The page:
Referees can already caution players for diving - Chelsea manager Jose Mourinho backed the decision to book his midfielder Oscar against Southampton on Wednesday and called on other officials to follow suit and "kill this situation".
There have been 13 cautions for diving in the Premier League so far this season - including three for Manchester United's teenage midfielder Adnan Januzaj alone.
Blatter said he finds diving for free-kicks and penalties or feigning injury "deeply irritating" and pointed out match officials have other powers available to them.
In his column in FIFA Weekly, to be published on Friday, Blatter said: "Cutting out this kind of cheating is a matter of respect towards opponents and fans, and ultimately one of self-respect as a professional and role model.
"In recent years football has become increasingly fast and direct, thanks in part to deliberate technical adjustments.
"The longest breaks in the game nowadays are almost exclusively the result of dives, simulation and play-acting to feign injury.
"This kind of thing is treated with scorn in other sporting disciplines but it has become a normal and accepted part of football nowadays. Even though simulation is incredibly unfair and looks preposterous when viewed in a replay, some people regard it as smart or in the worst case as a harmless misdemeanour.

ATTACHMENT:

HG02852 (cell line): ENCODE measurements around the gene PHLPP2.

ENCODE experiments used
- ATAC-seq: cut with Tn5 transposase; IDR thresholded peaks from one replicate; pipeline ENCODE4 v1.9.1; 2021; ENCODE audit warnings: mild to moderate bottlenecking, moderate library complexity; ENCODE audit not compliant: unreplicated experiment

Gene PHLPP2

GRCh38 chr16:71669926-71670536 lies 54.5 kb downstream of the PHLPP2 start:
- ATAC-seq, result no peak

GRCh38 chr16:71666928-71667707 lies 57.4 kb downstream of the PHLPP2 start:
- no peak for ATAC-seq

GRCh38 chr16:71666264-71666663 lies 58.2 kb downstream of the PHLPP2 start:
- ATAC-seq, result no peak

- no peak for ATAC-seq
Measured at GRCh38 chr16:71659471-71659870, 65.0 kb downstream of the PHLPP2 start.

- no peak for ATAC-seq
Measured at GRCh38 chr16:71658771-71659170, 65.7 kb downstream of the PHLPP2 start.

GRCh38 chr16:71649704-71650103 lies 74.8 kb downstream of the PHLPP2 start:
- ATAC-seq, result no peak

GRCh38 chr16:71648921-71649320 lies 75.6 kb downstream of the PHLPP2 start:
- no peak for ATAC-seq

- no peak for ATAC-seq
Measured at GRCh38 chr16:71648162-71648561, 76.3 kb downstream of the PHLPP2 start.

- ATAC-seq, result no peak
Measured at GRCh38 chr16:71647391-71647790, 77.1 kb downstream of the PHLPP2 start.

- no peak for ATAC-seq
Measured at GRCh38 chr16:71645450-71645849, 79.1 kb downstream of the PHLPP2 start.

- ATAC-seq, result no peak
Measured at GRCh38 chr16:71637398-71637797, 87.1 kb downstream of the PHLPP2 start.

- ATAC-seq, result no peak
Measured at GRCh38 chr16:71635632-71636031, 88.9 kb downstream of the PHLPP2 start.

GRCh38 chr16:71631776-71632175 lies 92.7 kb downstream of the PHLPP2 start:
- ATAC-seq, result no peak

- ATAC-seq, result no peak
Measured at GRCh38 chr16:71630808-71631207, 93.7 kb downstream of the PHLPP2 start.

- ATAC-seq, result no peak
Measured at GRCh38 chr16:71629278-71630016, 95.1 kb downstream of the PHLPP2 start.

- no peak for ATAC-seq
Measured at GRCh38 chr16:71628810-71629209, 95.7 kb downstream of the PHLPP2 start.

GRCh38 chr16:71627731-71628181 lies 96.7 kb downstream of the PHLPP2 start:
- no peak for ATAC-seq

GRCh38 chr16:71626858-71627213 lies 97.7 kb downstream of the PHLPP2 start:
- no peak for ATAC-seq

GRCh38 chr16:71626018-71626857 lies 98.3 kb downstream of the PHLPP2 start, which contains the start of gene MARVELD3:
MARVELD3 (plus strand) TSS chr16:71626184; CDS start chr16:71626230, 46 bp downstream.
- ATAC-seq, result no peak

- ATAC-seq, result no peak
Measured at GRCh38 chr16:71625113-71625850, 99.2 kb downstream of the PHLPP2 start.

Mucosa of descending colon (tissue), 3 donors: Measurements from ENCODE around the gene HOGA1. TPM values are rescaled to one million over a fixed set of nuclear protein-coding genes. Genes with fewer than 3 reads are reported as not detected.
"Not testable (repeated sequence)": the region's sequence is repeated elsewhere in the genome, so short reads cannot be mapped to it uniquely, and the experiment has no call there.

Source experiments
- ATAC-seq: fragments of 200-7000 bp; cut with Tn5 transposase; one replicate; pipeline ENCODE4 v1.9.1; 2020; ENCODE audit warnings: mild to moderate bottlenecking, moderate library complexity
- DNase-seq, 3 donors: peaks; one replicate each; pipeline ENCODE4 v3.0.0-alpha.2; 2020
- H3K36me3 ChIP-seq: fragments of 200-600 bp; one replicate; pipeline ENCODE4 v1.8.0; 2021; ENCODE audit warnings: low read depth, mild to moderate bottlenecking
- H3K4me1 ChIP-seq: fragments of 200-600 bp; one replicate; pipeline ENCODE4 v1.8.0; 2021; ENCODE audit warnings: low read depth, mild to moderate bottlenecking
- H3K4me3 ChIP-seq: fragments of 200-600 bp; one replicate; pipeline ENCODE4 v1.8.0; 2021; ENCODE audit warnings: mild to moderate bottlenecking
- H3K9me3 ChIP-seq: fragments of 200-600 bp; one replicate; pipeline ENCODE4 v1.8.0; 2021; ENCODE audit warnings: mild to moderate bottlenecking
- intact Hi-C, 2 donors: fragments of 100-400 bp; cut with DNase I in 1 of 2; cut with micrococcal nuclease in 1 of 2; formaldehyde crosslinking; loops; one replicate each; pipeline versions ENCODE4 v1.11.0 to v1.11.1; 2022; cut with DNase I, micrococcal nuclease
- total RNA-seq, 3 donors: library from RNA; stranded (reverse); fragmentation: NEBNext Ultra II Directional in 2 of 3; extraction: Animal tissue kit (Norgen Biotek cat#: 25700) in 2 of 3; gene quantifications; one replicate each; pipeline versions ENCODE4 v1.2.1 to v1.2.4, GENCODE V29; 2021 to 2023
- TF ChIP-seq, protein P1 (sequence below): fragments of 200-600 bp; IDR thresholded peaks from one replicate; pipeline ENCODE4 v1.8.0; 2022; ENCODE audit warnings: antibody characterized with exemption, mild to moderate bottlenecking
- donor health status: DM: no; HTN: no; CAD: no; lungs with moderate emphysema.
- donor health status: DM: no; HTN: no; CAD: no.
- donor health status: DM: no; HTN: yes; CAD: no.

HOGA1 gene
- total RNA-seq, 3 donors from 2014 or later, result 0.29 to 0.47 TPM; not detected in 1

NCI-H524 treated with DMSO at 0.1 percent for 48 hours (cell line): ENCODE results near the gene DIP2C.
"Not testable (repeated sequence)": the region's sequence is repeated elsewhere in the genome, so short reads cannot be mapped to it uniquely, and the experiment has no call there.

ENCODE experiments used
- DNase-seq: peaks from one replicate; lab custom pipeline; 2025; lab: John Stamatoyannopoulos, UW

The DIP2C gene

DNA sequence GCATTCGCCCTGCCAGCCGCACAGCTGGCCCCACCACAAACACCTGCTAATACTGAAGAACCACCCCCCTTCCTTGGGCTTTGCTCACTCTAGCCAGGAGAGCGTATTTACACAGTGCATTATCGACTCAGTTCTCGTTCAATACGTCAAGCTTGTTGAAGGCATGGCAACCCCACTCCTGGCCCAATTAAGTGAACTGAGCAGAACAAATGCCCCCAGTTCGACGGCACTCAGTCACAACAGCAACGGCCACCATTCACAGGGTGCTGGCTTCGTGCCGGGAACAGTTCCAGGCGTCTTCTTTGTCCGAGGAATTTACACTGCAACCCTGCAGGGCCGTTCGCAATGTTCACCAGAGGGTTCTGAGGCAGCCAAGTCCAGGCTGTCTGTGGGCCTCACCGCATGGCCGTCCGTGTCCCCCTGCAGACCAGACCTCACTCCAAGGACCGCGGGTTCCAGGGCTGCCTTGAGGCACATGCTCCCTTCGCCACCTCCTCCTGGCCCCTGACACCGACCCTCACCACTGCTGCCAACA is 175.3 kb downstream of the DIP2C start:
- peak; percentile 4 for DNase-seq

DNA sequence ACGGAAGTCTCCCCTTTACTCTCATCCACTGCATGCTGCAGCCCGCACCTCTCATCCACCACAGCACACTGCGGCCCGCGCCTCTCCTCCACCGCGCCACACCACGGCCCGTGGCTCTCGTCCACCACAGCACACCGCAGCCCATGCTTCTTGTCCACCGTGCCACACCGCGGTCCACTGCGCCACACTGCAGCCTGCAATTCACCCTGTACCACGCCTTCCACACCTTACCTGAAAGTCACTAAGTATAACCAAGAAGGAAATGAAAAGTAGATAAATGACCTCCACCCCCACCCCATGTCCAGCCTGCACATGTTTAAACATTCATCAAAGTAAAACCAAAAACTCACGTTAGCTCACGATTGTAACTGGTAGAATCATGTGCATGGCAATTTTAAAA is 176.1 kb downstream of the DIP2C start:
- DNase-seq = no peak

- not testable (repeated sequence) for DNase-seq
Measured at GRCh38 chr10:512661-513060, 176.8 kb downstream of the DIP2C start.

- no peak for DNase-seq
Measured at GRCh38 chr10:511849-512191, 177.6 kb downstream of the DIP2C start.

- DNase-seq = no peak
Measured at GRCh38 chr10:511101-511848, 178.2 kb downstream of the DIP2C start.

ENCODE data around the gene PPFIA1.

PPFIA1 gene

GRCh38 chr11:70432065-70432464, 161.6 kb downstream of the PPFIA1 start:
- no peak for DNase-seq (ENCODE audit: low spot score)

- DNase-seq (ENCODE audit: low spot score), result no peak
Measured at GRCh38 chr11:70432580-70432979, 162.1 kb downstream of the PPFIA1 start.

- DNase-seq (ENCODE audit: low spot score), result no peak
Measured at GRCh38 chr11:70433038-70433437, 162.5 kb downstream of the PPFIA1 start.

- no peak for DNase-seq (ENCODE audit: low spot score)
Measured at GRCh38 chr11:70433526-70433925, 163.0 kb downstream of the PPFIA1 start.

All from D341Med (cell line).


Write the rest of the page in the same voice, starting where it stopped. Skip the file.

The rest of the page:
"This includes the winning of controversial penalties by extravagant diving in the box."
He added: "I find this deeply irritating, especially when the (supposedly) half-dead player comes back to life as soon as they have left the pitch. The touchline appears to have acquired powers of revival which even leading medical specialists cannot explain."
Blatter said officials should continue with play unless there is a serious injury and said an unofficial 'time penalty' could be imposed as referees can make a player wait on the touchline for a considerable time before he is allowed to rejoin play.
He said: "The ball is in the referees' court. The instructions are now clear on this matter: if a player is lying on the floor, the opposing team are not required to put the ball into touch.
"The referee should only intervene if he believes a serious injury has occurred.
"When a 'stricken' player seeks to return to the field of play immediately after being taken off, the referee can make the player wait until the numerical disadvantage has had an effect on the game.
"In practical terms this amounts to a time penalty - and it could cause play-actors to rethink."